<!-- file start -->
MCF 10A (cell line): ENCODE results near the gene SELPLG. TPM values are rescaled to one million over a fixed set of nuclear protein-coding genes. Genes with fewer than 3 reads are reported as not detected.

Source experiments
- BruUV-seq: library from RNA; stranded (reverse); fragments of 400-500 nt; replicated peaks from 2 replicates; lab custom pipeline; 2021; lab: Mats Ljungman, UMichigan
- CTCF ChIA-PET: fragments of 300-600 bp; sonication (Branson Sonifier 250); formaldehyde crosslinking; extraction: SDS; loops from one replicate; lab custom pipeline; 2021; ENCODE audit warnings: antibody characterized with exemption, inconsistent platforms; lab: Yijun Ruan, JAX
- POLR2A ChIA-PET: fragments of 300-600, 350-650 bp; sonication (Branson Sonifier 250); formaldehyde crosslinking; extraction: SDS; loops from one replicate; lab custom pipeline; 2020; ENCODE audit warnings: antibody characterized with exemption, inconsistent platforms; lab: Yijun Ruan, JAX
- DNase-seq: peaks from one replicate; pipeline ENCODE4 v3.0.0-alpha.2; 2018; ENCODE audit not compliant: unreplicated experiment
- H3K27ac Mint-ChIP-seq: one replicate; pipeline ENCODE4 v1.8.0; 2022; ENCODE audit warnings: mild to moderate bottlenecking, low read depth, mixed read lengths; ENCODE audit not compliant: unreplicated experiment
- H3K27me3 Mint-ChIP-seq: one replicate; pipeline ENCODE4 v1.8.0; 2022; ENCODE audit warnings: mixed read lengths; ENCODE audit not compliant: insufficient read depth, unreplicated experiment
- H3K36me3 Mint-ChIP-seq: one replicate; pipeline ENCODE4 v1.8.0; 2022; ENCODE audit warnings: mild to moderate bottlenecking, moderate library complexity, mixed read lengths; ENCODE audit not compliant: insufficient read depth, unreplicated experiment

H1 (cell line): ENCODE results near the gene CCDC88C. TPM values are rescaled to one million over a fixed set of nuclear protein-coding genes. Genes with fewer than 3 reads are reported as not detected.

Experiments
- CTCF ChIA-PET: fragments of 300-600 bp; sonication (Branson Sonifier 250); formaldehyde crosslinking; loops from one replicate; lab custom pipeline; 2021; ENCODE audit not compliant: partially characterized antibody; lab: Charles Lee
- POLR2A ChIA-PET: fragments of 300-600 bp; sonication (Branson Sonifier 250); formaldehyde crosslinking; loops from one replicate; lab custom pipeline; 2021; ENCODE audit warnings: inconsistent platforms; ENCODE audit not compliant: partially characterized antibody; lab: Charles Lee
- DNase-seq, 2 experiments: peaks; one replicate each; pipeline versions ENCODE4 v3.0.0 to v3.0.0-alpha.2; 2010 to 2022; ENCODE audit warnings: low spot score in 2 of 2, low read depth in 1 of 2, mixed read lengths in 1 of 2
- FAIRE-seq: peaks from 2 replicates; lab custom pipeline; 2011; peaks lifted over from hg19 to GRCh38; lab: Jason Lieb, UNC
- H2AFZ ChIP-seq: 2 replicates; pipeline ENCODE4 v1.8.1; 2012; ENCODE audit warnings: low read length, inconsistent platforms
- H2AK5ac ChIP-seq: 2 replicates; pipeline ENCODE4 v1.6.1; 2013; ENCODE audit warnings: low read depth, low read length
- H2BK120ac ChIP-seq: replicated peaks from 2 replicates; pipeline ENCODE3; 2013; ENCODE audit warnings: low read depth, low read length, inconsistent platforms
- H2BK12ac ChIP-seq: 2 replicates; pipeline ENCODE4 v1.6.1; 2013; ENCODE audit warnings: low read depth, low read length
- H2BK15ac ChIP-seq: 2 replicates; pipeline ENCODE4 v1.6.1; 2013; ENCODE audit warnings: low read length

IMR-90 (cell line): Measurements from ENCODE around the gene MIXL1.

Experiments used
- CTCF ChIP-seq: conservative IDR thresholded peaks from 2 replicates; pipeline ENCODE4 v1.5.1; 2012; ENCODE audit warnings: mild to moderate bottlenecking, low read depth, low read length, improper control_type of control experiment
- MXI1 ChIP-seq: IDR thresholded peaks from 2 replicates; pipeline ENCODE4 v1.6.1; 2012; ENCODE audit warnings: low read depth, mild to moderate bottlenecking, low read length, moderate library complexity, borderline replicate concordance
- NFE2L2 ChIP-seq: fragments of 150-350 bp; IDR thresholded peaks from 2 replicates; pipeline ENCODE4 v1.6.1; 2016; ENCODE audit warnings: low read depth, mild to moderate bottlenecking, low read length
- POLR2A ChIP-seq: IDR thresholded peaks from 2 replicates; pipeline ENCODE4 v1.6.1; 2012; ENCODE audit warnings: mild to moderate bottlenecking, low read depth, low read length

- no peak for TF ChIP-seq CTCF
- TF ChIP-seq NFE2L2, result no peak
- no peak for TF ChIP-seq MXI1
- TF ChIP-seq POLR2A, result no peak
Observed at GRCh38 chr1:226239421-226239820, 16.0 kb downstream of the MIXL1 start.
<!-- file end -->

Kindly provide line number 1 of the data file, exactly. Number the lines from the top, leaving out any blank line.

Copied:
MCF 10A (cell line): ENCODE results near the gene SELPLG. TPM values are rescaled to one million over a fixed set of nuclear protein-coding genes. Genes with fewer than 3 reads are reported as not detected.